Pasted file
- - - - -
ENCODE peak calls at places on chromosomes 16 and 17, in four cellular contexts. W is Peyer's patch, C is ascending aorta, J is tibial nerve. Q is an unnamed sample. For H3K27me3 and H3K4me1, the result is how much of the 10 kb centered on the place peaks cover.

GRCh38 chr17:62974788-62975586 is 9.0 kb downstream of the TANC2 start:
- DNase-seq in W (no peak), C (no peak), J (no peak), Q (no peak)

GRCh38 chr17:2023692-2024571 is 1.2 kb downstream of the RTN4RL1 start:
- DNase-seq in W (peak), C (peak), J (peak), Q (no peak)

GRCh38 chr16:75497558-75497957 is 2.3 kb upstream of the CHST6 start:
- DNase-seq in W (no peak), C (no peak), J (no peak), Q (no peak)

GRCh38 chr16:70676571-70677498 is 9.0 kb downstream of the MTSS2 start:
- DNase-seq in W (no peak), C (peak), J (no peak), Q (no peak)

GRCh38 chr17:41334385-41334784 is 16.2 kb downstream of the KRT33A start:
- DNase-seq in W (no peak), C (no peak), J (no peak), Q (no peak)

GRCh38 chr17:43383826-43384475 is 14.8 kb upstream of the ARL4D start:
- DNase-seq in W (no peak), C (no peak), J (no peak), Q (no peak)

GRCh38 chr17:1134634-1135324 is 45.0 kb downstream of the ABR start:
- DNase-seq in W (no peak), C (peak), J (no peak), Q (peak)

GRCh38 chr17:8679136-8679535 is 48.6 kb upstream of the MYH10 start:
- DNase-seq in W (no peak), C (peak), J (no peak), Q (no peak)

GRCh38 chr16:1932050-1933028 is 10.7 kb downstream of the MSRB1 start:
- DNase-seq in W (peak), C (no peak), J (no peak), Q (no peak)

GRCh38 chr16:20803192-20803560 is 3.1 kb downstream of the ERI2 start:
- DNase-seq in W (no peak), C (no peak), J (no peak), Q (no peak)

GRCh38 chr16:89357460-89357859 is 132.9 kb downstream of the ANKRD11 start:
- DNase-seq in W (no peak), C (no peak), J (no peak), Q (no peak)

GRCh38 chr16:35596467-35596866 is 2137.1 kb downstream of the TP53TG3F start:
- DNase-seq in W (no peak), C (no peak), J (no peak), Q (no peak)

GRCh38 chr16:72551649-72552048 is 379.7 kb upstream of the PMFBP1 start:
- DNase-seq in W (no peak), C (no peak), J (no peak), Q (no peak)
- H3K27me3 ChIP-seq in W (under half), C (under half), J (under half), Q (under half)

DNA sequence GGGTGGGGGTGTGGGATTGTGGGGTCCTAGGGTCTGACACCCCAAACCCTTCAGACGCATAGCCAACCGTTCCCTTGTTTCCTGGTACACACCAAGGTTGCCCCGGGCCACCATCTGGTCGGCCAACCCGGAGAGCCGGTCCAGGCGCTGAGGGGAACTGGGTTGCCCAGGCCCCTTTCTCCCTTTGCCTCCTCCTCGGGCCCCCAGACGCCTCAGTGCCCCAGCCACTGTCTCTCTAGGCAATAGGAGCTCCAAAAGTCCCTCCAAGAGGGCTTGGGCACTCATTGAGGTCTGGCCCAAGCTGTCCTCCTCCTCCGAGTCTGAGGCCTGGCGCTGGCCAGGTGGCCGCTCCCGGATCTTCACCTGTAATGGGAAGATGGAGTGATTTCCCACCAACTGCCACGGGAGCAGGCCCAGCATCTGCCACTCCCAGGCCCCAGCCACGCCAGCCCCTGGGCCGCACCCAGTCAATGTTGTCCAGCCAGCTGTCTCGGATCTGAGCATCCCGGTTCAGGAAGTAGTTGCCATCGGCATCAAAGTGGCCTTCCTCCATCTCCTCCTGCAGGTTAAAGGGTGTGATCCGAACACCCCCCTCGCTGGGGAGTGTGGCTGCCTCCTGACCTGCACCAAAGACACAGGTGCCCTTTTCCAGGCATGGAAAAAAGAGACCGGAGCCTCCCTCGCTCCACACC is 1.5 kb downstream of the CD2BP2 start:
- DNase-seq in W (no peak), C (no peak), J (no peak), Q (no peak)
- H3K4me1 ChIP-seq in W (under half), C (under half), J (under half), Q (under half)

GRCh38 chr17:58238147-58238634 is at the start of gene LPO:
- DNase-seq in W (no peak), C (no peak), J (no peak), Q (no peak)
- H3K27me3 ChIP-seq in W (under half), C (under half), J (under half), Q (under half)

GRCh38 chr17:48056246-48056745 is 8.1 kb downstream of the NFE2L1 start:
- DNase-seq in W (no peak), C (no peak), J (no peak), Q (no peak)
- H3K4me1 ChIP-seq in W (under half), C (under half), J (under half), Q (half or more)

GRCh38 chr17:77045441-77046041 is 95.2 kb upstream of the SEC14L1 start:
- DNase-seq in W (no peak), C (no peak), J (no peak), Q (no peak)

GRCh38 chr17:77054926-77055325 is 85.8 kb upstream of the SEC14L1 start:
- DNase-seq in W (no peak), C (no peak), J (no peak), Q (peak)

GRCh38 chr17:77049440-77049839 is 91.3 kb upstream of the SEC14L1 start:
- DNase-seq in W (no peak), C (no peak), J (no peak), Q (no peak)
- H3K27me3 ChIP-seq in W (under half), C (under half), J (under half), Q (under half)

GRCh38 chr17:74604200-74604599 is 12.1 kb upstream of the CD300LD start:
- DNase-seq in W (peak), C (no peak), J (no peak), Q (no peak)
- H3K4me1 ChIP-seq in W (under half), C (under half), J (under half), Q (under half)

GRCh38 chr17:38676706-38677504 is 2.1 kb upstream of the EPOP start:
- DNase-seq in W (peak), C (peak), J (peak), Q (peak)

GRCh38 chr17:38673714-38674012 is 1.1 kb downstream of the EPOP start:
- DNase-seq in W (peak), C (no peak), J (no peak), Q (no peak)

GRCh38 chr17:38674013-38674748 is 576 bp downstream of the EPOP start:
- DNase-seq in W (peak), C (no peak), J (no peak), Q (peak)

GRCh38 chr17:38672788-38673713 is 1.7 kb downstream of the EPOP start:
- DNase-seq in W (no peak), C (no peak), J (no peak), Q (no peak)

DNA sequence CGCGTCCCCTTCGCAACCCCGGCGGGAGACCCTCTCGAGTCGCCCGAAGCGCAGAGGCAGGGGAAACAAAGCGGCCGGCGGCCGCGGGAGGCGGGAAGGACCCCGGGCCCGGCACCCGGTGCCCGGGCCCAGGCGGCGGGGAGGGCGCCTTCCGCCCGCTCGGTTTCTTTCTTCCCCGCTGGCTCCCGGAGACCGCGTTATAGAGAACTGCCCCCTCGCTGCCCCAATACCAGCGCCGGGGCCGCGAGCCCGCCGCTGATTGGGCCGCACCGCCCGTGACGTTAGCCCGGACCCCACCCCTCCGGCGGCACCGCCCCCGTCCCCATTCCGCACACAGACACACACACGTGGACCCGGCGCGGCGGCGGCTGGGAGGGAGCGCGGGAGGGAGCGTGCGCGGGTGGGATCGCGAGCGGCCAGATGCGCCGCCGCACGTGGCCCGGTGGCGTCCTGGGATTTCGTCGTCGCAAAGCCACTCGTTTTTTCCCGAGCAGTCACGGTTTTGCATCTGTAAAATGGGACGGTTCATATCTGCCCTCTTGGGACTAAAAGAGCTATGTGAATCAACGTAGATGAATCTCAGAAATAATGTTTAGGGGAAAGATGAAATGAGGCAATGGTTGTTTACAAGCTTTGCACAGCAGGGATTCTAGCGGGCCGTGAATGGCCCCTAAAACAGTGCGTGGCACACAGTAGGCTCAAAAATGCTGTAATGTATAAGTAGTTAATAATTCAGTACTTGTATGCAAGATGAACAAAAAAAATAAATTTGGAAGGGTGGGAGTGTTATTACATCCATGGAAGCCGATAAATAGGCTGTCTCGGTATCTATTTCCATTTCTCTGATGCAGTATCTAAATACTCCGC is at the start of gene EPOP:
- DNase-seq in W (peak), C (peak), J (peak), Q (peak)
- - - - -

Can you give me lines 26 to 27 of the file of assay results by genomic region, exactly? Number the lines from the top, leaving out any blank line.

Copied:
GRCh38 chr16:72551649-72552048 is 379.7 kb upstream of the PMFBP1 start:
- DNase-seq in W (no peak), C (no peak), J (no peak), Q (no peak)